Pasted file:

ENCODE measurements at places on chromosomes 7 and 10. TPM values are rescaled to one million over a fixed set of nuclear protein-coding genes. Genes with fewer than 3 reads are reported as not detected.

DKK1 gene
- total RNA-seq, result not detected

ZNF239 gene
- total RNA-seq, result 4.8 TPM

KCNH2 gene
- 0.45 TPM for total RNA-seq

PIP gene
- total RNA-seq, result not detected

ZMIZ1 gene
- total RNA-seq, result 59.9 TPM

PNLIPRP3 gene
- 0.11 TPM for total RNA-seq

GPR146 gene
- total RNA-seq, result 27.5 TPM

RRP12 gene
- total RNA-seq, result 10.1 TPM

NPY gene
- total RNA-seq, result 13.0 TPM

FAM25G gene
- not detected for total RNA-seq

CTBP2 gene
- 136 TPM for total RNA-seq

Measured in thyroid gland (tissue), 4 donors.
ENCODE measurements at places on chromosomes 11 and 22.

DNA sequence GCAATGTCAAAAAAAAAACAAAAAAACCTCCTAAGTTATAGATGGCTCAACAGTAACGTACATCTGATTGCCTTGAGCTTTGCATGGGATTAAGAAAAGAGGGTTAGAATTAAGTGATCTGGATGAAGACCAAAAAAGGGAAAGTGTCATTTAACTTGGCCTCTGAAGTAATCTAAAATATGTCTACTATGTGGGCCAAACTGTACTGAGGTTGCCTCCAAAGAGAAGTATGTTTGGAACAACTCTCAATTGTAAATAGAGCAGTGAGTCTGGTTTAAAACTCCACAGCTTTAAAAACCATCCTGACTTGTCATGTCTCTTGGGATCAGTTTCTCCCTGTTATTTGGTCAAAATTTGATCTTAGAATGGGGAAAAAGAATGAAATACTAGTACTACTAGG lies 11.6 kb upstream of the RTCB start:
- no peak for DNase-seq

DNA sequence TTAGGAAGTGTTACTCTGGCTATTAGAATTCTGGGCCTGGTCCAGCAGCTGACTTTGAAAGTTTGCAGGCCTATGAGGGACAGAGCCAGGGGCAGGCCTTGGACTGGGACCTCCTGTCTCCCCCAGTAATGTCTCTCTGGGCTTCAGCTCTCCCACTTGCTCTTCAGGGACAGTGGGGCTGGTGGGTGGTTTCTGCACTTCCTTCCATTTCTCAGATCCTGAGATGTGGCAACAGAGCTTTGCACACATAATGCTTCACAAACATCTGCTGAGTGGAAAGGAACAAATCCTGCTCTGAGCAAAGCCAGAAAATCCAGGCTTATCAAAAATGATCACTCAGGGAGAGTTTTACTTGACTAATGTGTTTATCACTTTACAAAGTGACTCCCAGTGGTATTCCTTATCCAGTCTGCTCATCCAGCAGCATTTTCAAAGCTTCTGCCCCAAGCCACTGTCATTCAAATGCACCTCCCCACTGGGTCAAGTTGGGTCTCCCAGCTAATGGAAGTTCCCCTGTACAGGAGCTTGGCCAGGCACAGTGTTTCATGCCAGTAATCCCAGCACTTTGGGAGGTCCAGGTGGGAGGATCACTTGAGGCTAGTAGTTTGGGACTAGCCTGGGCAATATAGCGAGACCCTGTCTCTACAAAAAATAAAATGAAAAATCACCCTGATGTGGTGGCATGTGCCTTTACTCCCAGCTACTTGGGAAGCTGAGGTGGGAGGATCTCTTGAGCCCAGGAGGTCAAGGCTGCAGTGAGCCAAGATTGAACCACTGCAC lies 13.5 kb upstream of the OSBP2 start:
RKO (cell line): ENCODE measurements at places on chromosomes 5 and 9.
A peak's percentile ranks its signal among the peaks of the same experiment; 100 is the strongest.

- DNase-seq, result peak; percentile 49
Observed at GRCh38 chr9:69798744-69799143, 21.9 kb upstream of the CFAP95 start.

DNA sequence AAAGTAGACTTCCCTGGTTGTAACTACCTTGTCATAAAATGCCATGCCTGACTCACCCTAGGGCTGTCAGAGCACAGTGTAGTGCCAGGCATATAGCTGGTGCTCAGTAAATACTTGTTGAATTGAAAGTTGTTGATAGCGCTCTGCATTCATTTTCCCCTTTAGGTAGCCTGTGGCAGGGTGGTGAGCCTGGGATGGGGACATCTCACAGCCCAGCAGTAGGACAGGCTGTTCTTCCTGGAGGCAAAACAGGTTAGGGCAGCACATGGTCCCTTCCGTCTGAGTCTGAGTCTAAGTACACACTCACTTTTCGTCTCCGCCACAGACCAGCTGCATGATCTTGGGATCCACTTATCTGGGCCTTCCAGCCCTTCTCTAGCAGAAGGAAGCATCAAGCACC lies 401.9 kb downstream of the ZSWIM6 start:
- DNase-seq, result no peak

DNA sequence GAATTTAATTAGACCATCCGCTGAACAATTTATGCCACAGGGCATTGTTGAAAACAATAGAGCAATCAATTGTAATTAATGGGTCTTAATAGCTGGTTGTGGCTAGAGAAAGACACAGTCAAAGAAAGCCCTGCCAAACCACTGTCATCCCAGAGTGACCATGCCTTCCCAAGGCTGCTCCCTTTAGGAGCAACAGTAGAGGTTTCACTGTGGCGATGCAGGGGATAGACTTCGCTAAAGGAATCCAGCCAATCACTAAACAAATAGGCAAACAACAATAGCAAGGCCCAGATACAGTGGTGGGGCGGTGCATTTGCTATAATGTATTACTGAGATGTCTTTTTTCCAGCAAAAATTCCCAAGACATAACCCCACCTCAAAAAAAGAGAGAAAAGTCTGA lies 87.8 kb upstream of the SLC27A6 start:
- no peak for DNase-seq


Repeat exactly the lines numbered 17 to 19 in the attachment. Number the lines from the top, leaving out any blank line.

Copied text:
- total RNA-seq, result 10.1 TPM

NPY gene
- total RNA-seq, result 13.0 TPM